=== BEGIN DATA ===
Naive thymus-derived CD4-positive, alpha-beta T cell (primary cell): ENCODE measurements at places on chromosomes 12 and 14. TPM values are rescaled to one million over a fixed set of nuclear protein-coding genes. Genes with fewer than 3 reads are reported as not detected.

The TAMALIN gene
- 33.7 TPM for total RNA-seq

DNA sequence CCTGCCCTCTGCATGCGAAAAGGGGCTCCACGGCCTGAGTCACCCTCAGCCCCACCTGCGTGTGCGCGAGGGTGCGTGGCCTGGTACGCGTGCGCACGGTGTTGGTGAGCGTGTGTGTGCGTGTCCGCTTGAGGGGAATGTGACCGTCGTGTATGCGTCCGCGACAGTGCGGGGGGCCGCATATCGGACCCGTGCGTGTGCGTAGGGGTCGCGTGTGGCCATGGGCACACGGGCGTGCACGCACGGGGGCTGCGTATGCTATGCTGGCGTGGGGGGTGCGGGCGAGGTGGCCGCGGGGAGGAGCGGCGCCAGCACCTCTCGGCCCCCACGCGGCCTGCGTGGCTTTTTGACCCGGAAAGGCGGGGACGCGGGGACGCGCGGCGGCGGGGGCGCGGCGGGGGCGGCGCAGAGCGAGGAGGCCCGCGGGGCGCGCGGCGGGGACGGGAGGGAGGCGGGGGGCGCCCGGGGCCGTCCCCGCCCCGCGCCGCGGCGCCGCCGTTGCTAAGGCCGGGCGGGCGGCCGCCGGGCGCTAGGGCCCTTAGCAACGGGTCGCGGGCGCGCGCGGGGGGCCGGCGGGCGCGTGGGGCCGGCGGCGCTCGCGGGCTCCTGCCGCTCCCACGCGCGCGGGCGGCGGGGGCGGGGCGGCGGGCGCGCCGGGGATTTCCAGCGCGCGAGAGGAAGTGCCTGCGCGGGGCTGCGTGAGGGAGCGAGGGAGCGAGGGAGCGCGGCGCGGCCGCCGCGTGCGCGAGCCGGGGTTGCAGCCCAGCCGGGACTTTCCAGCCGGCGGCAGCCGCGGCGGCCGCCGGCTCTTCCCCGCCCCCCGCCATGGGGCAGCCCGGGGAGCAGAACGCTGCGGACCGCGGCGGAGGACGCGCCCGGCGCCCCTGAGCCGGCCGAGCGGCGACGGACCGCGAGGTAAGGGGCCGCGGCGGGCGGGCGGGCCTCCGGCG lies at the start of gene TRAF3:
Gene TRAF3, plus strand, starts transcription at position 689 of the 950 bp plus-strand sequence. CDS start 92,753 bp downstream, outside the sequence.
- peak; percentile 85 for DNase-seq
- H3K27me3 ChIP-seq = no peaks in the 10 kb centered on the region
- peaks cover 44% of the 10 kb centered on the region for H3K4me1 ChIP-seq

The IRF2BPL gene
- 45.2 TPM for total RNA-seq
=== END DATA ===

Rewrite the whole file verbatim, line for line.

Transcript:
Naive thymus-derived CD4-positive, alpha-beta T cell (primary cell): ENCODE measurements at places on chromosomes 12 and 14. TPM values are rescaled to one million over a fixed set of nuclear protein-coding genes. Genes with fewer than 3 reads are reported as not detected.

The TAMALIN gene
- 33.7 TPM for total RNA-seq

DNA sequence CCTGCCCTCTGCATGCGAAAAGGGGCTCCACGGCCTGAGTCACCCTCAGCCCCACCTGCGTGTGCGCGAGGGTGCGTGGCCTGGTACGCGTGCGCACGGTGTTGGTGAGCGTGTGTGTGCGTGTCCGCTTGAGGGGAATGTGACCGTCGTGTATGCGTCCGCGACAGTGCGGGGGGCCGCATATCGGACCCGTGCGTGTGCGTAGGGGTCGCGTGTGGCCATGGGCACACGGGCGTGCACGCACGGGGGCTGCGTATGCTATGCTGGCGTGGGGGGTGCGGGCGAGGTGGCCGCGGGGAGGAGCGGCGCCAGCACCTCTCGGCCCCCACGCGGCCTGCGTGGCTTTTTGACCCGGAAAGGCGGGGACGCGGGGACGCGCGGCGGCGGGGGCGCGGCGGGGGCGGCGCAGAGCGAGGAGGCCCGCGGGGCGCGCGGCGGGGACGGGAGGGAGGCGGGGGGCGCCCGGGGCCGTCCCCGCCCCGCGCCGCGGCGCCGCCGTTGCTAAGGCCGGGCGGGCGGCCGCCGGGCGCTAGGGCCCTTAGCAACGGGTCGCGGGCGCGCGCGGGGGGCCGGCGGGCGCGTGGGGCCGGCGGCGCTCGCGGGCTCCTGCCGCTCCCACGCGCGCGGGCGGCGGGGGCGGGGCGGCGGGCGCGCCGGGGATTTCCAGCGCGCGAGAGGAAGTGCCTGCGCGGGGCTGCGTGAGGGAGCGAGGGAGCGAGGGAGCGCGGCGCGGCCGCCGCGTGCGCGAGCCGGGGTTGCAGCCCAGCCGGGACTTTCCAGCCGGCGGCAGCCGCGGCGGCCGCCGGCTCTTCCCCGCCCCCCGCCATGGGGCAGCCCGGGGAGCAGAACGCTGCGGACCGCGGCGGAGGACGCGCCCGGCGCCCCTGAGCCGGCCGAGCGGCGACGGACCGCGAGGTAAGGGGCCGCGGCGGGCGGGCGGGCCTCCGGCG lies at the start of gene TRAF3:
Gene TRAF3, plus strand, starts transcription at position 689 of the 950 bp plus-strand sequence. CDS start 92,753 bp downstream, outside the sequence.
- peak; percentile 85 for DNase-seq
- H3K27me3 ChIP-seq = no peaks in the 10 kb centered on the region
- peaks cover 44% of the 10 kb centered on the region for H3K4me1 ChIP-seq

The IRF2BPL gene
- 45.2 TPM for total RNA-seq